IMDb > "BBC Sunday-Night Theatre" Nineteen Eighty-Four (1954)

"BBC Sunday-Night Theatre" Nineteen Eighty-Four (1954)

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Overview

User Rating:
8.0/10   374 votes »
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Director:
Writers:
George Orwell (novel)
Nigel Kneale (adapted as a television play by) ...
(more)
Contact:
View company contact information for Nineteen Eighty-Four on IMDbPro.
Original Air Date:
12 December 1954 (Season 5, Episode 50)
Genre:
Plot:
George Orwell's novel of a totalitarian future society in which a man whose daily work is rewriting history tries to rebel by falling in love. | Add synopsis »
User Reviews:
'You may as well say goodbye' See more (13 total) »

Cast

 (Episode Cast) (in credits order)

Peter Cushing ... Winston Smith

André Morell ... O'Brien
Yvonne Mitchell ... Julia Dixon

Donald Pleasence ... Syme
Arnold Diamond ... Emmanuel Goldstein
Campbell Gray ... Parsons
Hilda Fenemore ... Mrs. Parsons
Pamela Grant ... Parsons Girl
Keith Davis ... Parsons Boy
Janet Barrow ... Woman Supervisor
Norman Osborne ... First Youth
Tony Lyons ... Second Youth
Malcolm Knight ... Third Youth
John Baker ... First Man
Victor Platt ... Second Man
Van Boolen ... Barman
Wilfrid Brambell ... Old Man / Thin Prisoner
Leonard Sachs ... Mr. Charrington
Sydney Bromley ... Waiter
Janet Joye ... Canteen Woman
Harry Lane ... Guard
Richard Williams ... Narrator
rest of cast listed alphabetically:
Nigel Kneale ... Telescreen Announcer (voice) (uncredited)
Roy Oxley ... Big Brother (uncredited)

Episode Crew
Directed by
Rudolph Cartier 
 
Writing credits
George Orwell (novel)

Nigel Kneale (adapted as a television play by)

George Orwell 

Produced by
Rudolph Cartier .... producer
 
Original Music by
John Hotchkis 
 
Production Design by
Barry Learoyd 
 
Visual Effects by
Jack Kine .... models and effects
Bernard Wilkie .... models and effects
 
Music Department
John Hotchkis .... conductor
 

Production CompaniesDistributors

Additional Details

Runtime:
120 min | UK:107 min
Country:
Language:
Aspect Ratio:
1.33 : 1 See more »
Sound Mix:

Did You Know?

Trivia:
When first screened by the BBC there were numerous public complaints and these led to questions being asked in the House of CommonsSee more »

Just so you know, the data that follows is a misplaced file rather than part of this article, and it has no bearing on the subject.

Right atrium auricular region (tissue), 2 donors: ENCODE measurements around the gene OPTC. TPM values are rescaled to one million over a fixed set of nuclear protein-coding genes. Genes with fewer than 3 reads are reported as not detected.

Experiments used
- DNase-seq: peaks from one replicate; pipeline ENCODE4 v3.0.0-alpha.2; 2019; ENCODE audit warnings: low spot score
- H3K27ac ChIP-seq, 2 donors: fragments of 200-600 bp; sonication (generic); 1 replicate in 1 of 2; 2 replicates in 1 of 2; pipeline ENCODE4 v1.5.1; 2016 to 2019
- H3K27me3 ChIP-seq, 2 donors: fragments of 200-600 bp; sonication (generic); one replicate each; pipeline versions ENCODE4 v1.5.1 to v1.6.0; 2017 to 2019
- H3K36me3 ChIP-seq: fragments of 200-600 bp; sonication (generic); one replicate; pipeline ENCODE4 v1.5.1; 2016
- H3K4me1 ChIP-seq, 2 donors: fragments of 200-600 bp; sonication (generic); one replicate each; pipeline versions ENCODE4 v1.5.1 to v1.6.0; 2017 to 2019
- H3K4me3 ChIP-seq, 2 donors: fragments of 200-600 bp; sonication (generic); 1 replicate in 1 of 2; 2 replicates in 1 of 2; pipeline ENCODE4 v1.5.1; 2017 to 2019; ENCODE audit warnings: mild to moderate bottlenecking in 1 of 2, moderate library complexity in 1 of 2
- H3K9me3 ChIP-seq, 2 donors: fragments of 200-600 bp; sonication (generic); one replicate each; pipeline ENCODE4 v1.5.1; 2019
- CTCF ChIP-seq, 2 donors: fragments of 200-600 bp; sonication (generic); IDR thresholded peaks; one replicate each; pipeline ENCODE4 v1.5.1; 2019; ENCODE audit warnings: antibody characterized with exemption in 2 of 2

Goofs:
Revealing mistakes: When Winston Smith presses the door shut after departing Parsons, the entire set wall wobbles.See more »
Quotes:
Winston Smith:The rats had... Oh, God!See more »
Movie Connections:
Version of 1984 (2009) (V)See more »

FAQ

This FAQ is empty. Add the first question.
14 out of 15 people found the following review useful.
'You may as well say goodbye', 17 June 2003
Author: hugh1971 from London

I had heard of this programme but never seen it so was very pleased when BBC4 screened it recently.

In many ways the play was shockingly 'modern' with its allusions to sex and pornography...even the word 'orgasm' is mentioned which must have caused a few raised eyebrows in English drawing rooms! ('ask your father, dear....')

What struck me more though was how BBC drama has changed since this was broadcast in 1954. While the production values are minimal (the sets of Victory Mansions for example look like something out of a primary school play, and the opening 'exterior' shot of the Ministry of Love looks like it was drawn with crayon) the acting is superb and unlike anything you would get on a modern tv drama.

The sense of claustrophobia is intense and the 'stagey' feel adds to this. Cushing is brilliant as are the majority of the cast. While set in 1984 the atmosphere is clearly that of bombed out, austere post war London - the dinner lady 'Them's stew with salt; them's stew without' has an Edwardian proletarian twang which has now utterly gone from English speech. My one dislike was the scene when the 'proles' were reading a pornographic book - this looked like three RADA students pretending to be 'common'. Wilfred Brambell as the old man was suspiciously like 'Steptoe' - did Galton and Simpson get the idea from this, I wonder...!

And Orwell's story comes across excellently - the sense of hopelessness in the face of grinding totalitarianism - he would have been proud.

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